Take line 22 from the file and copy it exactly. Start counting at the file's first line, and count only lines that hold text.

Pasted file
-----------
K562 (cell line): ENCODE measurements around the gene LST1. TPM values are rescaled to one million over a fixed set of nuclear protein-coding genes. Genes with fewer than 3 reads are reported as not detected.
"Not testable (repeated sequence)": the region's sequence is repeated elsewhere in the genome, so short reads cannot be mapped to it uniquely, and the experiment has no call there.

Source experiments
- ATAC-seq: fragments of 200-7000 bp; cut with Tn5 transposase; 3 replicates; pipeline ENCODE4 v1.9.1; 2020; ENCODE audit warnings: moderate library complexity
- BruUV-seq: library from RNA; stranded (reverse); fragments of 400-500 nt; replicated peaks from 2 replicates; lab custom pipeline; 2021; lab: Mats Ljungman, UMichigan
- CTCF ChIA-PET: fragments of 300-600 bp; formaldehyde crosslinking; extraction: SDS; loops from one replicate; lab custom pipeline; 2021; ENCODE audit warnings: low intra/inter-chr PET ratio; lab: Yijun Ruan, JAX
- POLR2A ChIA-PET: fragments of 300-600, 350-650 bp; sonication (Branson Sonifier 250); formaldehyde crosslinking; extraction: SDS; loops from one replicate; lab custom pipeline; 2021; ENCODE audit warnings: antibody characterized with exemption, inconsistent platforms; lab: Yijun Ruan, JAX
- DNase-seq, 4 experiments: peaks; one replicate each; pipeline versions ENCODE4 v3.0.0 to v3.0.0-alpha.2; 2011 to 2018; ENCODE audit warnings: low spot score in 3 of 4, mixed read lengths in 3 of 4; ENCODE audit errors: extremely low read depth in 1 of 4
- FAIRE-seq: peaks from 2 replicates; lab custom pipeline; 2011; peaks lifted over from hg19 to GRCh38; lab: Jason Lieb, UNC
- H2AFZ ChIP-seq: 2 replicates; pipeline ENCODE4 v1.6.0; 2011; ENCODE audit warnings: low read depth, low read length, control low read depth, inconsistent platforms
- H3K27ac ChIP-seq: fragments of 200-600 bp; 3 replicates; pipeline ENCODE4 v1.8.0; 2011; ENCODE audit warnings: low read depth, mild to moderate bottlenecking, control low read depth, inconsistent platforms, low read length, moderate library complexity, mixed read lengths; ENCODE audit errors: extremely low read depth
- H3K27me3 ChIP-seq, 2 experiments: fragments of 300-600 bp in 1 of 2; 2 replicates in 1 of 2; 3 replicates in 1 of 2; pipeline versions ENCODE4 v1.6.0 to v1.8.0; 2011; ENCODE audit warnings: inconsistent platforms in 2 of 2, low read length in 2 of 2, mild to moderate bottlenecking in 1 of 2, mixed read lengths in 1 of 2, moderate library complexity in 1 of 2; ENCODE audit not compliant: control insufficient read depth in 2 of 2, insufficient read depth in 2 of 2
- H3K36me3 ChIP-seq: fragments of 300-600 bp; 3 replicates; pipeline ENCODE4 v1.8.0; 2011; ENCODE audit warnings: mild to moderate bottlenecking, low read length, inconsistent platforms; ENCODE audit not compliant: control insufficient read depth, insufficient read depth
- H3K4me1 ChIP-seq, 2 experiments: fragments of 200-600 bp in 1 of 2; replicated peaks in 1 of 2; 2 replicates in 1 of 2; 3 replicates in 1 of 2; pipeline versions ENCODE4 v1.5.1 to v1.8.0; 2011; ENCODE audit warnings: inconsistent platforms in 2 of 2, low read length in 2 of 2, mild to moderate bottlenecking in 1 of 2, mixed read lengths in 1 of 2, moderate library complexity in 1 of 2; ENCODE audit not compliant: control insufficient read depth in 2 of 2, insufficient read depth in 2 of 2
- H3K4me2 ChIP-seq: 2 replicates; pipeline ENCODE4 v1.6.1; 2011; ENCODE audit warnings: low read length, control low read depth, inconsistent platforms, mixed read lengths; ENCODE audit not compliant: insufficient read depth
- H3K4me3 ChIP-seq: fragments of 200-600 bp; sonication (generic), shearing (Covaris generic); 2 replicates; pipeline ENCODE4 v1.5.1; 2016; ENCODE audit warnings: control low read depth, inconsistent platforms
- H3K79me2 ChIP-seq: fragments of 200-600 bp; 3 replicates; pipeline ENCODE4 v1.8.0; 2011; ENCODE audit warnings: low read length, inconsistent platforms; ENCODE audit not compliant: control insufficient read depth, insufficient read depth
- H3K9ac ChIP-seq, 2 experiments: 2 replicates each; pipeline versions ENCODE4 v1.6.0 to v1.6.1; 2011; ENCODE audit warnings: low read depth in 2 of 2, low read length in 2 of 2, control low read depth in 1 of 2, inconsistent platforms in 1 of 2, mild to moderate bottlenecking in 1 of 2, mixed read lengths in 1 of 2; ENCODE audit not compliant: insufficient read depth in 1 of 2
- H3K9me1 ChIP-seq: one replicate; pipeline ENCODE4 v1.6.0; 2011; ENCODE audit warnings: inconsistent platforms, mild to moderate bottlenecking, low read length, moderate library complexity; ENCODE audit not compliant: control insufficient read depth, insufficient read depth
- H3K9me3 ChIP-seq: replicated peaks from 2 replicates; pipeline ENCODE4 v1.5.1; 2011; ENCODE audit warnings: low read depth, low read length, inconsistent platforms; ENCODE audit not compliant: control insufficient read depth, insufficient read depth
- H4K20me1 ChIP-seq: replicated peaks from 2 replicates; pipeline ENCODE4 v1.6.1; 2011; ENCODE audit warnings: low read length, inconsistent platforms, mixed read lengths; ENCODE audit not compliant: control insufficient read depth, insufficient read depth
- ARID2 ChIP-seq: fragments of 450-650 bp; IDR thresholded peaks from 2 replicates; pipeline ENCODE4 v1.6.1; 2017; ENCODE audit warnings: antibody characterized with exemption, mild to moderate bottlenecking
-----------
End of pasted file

- ARID2 ChIP-seq: fragments of 450-650 bp; IDR thresholded peaks from 2 replicates; pipeline ENCODE4 v1.6.1; 2017; ENCODE audit warnings: antibody characterized with exemption, mild to moderate bottlenecking